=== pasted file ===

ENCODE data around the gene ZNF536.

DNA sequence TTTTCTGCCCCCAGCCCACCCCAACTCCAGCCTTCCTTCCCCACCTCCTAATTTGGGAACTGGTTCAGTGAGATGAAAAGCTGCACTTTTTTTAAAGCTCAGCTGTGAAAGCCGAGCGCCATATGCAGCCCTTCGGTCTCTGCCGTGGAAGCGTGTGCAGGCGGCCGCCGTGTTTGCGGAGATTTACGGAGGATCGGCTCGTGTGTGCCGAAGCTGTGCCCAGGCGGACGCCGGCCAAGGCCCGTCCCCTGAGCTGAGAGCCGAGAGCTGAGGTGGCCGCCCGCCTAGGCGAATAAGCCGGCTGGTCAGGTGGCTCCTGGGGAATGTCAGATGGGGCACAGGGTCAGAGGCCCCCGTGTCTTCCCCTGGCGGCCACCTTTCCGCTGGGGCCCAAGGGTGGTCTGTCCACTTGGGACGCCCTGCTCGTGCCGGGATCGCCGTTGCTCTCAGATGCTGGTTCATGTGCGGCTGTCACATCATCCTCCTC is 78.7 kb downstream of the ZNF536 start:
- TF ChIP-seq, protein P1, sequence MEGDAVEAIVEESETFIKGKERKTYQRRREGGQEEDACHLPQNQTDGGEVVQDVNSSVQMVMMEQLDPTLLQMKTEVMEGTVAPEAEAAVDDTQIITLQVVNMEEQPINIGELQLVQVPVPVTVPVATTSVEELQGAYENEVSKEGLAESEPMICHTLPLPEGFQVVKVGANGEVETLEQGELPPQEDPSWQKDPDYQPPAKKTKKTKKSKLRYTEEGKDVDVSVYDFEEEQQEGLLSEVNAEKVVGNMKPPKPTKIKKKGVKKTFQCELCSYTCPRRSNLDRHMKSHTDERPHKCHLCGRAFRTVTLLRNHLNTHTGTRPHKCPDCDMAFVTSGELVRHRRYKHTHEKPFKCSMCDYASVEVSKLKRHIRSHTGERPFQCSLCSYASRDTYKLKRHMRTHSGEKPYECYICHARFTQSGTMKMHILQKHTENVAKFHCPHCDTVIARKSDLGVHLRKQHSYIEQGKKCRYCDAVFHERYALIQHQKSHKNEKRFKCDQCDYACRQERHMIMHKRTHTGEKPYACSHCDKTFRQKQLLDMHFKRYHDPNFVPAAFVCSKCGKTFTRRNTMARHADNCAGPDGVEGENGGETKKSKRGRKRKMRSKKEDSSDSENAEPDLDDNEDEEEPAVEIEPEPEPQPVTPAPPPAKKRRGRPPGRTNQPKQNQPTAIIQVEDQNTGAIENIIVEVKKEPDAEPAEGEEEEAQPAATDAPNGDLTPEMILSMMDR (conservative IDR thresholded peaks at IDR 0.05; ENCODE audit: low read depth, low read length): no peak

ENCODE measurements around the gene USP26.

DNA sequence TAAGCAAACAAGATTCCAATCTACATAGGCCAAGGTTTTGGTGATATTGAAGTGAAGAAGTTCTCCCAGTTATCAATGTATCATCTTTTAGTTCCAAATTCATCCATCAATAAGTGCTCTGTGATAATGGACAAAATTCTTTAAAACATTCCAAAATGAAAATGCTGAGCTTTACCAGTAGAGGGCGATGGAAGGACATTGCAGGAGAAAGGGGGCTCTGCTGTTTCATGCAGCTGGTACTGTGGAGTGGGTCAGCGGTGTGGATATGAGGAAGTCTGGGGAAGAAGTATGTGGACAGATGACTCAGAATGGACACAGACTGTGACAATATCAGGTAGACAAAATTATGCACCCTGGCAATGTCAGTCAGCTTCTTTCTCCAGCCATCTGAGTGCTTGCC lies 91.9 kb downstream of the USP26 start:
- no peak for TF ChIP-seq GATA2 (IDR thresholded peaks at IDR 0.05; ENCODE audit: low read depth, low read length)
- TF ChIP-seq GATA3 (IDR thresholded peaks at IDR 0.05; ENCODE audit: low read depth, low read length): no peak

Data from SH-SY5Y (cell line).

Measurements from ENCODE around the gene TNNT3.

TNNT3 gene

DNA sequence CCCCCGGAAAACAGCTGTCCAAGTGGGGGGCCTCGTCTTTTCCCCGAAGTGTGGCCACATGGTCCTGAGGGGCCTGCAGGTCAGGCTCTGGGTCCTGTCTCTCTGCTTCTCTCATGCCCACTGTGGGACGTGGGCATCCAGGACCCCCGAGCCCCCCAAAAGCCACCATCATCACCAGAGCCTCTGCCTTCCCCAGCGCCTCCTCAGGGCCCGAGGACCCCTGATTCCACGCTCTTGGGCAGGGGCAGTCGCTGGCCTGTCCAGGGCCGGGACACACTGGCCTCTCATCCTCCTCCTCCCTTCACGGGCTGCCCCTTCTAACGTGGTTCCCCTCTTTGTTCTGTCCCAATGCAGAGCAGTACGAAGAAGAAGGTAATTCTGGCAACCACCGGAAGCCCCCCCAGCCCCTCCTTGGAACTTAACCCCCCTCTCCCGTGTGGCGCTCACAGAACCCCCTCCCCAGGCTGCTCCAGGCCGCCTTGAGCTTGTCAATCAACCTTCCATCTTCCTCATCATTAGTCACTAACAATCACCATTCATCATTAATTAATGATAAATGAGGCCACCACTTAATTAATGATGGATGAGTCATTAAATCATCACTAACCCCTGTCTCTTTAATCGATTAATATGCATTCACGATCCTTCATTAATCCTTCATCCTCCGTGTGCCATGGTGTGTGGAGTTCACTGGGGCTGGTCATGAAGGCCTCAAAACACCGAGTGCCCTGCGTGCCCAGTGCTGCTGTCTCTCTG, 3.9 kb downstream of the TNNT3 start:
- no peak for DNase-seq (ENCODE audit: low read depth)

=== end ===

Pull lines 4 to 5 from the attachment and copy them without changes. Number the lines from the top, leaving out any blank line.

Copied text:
ENCODE measurements around the gene USP26.

DNA sequence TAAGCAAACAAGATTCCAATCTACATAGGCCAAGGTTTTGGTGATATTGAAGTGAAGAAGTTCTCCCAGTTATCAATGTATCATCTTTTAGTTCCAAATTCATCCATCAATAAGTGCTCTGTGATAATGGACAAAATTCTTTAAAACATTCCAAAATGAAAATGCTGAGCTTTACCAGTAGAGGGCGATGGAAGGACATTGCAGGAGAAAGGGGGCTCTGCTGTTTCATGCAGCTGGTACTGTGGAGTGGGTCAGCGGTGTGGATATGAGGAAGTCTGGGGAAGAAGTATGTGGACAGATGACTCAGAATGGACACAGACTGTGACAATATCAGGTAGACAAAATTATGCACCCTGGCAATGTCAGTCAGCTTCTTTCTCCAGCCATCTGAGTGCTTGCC lies 91.9 kb downstream of the USP26 start: